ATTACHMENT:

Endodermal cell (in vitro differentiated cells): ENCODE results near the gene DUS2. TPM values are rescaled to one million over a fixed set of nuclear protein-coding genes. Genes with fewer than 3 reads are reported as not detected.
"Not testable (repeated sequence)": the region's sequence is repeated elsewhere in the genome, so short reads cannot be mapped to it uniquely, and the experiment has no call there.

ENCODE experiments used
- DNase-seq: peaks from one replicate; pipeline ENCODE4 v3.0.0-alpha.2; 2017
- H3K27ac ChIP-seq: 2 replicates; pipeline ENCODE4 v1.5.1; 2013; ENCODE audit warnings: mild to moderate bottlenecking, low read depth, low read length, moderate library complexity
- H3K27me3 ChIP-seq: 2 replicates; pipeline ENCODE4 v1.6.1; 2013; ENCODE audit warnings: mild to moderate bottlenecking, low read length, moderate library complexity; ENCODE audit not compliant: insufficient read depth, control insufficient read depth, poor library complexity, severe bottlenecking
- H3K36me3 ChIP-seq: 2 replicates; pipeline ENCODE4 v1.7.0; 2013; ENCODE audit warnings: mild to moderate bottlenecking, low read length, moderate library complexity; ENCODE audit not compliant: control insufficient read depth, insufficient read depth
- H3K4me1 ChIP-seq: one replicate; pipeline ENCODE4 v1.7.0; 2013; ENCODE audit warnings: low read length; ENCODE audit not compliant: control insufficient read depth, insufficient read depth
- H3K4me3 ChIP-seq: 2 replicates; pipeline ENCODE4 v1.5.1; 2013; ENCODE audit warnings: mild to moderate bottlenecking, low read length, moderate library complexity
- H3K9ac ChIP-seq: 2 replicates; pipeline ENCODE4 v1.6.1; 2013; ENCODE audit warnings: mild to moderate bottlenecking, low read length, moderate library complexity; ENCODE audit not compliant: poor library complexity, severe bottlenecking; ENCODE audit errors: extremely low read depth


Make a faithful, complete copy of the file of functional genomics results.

Endodermal cell (in vitro differentiated cells): ENCODE results near the gene DUS2. TPM values are rescaled to one million over a fixed set of nuclear protein-coding genes. Genes with fewer than 3 reads are reported as not detected.
"Not testable (repeated sequence)": the region's sequence is repeated elsewhere in the genome, so short reads cannot be mapped to it uniquely, and the experiment has no call there.

ENCODE experiments used
- DNase-seq: peaks from one replicate; pipeline ENCODE4 v3.0.0-alpha.2; 2017
- H3K27ac ChIP-seq: 2 replicates; pipeline ENCODE4 v1.5.1; 2013; ENCODE audit warnings: mild to moderate bottlenecking, low read depth, low read length, moderate library complexity
- H3K27me3 ChIP-seq: 2 replicates; pipeline ENCODE4 v1.6.1; 2013; ENCODE audit warnings: mild to moderate bottlenecking, low read length, moderate library complexity; ENCODE audit not compliant: insufficient read depth, control insufficient read depth, poor library complexity, severe bottlenecking
- H3K36me3 ChIP-seq: 2 replicates; pipeline ENCODE4 v1.7.0; 2013; ENCODE audit warnings: mild to moderate bottlenecking, low read length, moderate library complexity; ENCODE audit not compliant: control insufficient read depth, insufficient read depth
- H3K4me1 ChIP-seq: one replicate; pipeline ENCODE4 v1.7.0; 2013; ENCODE audit warnings: low read length; ENCODE audit not compliant: control insufficient read depth, insufficient read depth
- H3K4me3 ChIP-seq: 2 replicates; pipeline ENCODE4 v1.5.1; 2013; ENCODE audit warnings: mild to moderate bottlenecking, low read length, moderate library complexity
- H3K9ac ChIP-seq: 2 replicates; pipeline ENCODE4 v1.6.1; 2013; ENCODE audit warnings: mild to moderate bottlenecking, low read length, moderate library complexity; ENCODE audit not compliant: poor library complexity, severe bottlenecking; ENCODE audit errors: extremely low read depth